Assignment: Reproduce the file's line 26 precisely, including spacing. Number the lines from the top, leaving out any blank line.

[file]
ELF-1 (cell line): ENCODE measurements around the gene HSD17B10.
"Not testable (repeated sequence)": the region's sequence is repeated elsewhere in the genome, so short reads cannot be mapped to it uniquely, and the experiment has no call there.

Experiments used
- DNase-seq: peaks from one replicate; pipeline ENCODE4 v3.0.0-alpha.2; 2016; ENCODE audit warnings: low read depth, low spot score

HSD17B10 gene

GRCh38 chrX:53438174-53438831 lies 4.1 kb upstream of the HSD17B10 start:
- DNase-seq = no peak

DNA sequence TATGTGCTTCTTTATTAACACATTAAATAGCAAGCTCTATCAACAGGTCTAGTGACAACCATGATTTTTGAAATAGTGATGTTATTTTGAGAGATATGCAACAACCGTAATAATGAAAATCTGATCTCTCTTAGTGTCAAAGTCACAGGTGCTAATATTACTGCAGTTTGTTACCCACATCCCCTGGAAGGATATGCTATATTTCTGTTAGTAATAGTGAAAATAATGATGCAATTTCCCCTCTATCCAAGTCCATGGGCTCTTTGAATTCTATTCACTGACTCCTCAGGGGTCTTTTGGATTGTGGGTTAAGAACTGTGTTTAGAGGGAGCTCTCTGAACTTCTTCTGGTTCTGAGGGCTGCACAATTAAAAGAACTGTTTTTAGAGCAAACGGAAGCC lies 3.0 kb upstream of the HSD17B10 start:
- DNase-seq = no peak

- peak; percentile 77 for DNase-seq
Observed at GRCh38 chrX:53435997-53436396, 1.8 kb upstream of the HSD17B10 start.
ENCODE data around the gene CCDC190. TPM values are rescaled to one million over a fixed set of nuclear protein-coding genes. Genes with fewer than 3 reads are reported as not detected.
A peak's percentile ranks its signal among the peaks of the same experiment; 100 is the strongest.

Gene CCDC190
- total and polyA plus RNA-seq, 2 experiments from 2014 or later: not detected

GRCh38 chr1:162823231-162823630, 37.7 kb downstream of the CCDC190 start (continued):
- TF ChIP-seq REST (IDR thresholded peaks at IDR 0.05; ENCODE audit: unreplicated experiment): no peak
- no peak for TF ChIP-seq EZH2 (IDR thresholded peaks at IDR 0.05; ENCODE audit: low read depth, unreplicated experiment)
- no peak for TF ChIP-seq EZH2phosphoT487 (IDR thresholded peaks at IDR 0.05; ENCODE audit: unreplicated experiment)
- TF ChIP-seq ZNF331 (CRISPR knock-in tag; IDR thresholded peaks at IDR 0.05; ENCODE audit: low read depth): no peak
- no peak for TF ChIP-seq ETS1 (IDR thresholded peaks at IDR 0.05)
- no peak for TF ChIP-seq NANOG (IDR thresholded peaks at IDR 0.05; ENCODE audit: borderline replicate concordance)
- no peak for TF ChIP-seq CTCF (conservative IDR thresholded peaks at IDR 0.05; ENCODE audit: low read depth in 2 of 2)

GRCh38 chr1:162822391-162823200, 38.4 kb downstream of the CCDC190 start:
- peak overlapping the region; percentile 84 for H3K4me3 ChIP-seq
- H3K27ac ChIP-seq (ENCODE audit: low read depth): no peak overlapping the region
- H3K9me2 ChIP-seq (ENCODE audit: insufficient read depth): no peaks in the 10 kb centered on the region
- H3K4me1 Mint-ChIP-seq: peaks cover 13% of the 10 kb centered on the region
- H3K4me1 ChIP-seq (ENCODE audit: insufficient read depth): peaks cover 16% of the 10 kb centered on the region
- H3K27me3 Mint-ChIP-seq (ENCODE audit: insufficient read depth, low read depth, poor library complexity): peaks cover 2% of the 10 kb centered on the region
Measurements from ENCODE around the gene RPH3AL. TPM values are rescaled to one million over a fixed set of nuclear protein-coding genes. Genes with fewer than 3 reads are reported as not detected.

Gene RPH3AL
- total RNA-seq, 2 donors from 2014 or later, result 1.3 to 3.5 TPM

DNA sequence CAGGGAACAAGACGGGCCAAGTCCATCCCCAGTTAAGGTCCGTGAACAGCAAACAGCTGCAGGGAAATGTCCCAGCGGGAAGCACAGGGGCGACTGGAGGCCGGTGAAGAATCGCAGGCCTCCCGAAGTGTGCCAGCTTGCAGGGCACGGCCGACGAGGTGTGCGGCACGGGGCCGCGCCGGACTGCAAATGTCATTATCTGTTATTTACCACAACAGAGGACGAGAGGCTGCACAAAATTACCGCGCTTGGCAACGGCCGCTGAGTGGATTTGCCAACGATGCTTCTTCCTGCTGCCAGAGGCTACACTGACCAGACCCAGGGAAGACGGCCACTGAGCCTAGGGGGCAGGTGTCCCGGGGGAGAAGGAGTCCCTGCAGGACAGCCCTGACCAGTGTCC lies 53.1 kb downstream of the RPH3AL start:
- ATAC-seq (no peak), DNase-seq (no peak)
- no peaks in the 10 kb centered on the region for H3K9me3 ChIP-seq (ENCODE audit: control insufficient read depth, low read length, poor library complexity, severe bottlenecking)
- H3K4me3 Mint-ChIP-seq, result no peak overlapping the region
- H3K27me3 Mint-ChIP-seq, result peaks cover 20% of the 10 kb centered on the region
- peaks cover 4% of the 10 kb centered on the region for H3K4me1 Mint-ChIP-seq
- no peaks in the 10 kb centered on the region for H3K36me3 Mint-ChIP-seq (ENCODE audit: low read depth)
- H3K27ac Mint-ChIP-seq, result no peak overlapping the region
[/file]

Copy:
- H3K27ac ChIP-seq (ENCODE audit: low read depth): no peak overlapping the region